Innocence and Justice Clinic, Criminal Justice Program co-sponsor ‘Re-Thinking Drug Policy’ symposium on Monday, Oct. 2

Photo of gavel and stethoscope on table

The Innocence and Justice Clinic and the Criminal Justice Program are co-sponsoring a symposium, “Re-Thinking Drug Policy: Seeking Solutions Based on Law, Science and Public Health,” with the Rethinking Community Program, the Office of the Provost, the Wake Forest University School of Medicine’s Center for Community Engagement Department of Social Sciences and Health Policy, Center for Research on Substance Use and Addiction and Clinical and Translational Science Institute from 1 to 5 p.m. on Monday, Oct. 2, 2017, in the Bowman Gray Center for Medical Education, 475 Vine St., 5th Floor Tiered Classroom, in downtown Winston-Salem.

The event, which is also sponsored by Conservatives for Criminal Justice Reform (CCJR), is free and open to the public. It will be held in conjunction with “International Wrongful Conviction Day.”

Three hours of Continuing Legal Education (CLE) credits (one hour of substance abuse, two hours of general) have been approved by the North Carolina Bar Association (NCBA) for a fee. 


After four decades, policy analysts across the political spectrum have come to recognize that the War on Drugs is both ineffective and counterproductive. The “tough on crime” policies have led to massive increases in incarceration and have served to nurture, rather than dismantle, drug cartels. The use of mandatory minimums aimed at targeting traffickers, has instead led to essentially criminalizing addiction, throwing low level addicts into prison and only exacerbating mental health conditions. The utter failure of the War on Drugs is showcased in the current public health epidemic presented by the opioid crisis. Across the country, opioid abuse and overdose related deaths are rapidly rising to unprecedented rates. This symposium will provide context for the history of what led to this current state, consider solutions that incorporate not only the medical and scientific concerns related to addiction and over prescription, but also the criminal justice responses that have bloated our prisons and devastated families and communities across the country.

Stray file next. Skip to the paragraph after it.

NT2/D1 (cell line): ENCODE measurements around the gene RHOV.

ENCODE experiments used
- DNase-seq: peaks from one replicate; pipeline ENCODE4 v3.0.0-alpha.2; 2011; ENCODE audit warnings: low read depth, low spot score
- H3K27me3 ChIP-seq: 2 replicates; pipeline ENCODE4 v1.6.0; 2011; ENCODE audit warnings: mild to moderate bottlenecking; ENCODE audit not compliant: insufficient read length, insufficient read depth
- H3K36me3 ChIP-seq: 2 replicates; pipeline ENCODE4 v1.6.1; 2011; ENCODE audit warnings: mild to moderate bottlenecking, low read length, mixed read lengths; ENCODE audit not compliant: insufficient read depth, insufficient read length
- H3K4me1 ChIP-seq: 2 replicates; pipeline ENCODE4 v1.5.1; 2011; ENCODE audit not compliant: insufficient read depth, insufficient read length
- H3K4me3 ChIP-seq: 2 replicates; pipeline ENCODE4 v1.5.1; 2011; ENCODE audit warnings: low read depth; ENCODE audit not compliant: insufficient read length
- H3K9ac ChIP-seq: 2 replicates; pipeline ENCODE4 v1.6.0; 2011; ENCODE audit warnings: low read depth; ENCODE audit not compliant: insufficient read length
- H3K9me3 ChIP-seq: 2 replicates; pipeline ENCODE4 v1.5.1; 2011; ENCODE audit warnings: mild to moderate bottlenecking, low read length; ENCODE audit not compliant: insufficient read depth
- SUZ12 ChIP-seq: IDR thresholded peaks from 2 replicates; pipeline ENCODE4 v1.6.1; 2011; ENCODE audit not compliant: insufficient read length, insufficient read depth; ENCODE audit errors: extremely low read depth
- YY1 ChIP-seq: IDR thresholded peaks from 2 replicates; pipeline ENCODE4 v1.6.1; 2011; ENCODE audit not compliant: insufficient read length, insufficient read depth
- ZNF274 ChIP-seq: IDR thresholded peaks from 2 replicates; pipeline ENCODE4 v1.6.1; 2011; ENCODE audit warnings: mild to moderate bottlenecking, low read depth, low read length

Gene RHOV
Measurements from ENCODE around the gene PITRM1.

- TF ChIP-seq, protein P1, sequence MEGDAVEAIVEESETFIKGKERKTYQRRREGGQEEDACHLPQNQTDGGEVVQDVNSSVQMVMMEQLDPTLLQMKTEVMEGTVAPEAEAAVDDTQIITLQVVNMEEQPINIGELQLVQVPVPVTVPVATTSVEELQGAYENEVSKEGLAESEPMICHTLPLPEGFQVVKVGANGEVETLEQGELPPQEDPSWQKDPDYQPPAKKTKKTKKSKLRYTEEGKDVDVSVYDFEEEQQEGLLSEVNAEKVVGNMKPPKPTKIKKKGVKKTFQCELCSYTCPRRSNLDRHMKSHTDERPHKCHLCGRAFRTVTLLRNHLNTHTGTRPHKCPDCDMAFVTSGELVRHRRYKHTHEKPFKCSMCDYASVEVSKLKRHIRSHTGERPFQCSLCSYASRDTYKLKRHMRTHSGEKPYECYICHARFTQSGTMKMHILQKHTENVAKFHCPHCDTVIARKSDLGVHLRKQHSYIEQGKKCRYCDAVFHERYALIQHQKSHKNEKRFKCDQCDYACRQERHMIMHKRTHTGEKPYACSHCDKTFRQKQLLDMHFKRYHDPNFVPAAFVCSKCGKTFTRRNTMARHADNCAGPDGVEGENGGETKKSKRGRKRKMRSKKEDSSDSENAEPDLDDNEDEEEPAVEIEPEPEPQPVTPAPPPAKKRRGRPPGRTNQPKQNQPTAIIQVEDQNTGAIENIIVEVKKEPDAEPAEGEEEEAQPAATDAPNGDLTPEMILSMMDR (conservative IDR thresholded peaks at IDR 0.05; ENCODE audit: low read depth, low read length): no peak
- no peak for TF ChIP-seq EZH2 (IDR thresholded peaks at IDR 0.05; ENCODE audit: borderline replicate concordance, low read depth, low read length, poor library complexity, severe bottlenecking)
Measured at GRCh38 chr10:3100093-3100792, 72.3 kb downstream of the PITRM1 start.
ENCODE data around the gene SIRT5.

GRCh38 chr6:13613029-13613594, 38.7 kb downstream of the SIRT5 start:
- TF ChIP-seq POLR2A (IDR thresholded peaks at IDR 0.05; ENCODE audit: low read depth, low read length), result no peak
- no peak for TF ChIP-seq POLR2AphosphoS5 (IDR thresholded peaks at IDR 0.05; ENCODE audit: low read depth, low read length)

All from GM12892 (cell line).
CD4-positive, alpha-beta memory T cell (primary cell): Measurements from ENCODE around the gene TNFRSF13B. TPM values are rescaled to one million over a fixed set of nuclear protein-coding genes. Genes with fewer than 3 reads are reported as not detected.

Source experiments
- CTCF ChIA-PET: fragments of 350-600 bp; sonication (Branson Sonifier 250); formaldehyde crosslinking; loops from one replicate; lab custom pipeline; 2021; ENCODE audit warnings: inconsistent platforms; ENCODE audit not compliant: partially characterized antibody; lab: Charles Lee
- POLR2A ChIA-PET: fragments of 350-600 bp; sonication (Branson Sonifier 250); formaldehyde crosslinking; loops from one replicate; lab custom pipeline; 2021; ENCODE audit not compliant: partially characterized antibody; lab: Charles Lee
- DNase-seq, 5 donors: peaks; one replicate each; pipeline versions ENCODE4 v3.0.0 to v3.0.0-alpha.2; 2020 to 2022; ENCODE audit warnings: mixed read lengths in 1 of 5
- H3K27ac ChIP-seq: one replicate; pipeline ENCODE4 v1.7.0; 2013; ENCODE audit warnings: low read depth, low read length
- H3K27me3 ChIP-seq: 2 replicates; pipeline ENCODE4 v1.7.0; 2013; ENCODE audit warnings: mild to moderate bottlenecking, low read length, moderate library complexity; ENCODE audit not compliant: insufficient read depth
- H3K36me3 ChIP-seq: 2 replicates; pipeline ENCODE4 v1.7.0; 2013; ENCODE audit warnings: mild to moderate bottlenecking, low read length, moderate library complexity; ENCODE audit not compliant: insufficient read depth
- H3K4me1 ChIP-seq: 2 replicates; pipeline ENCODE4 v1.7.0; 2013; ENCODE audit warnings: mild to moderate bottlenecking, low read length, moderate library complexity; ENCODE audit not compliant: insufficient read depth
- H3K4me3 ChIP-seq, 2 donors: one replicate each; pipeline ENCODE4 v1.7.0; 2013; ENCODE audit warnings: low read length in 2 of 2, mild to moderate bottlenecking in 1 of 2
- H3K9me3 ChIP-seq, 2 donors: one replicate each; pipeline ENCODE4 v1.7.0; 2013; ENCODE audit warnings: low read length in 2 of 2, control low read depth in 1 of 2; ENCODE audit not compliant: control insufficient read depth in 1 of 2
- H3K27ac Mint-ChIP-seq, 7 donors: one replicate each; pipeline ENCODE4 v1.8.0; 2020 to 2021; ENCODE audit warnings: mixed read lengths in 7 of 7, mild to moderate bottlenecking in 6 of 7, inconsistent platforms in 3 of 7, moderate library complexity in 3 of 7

The event will be streamed live online, as well as available in two video sessions for viewing later.  Using Google Chrome is recommended.

Program Agenda

Addiction, Epidemiology, and Medical System Response

Michael A. Nader, Ph.D.: The Nature and Role of Addiction

Mark Wolfson, Ph.D.: The Epidemiology of the Opioid Epidemic

Robert Hurley, M.D., Ph.D.,: The Medical System Response: Prescribing Practices

Margaret Rukstalis, M.D.: The Medical System Response: Treatment

The Criminal Justice Response to the Drug Problem

Professor Mark Rabil, director of the Innocence and Justice Clinic, Moderator

Maddie deLone, J.D., M.S., Executive Director,  Innocence Project

Greg Newburn, J.D., Director of State Policy, Families Against Mandatory Minimums 

The View from Ground Zero: Wilmington, N.C.

Tarrah Callahan of Conservatives for Criminal Justice Reform (CCJR), Moderator

Honorable J.H. Corpening, II, J.D., Chief District Court Judge, New Hanover County, N.C.

Joseph Pino, MD, MHA FAAP, FACP, Director, UNC School of Medicine Wilmington Campus, New Hanover Regional Medical Center

Roundtable Discussion: Rethinking Policy, Treatment, and other Solutions

Professor Kami Chavis, director of the Criminal Justice Program, Moderator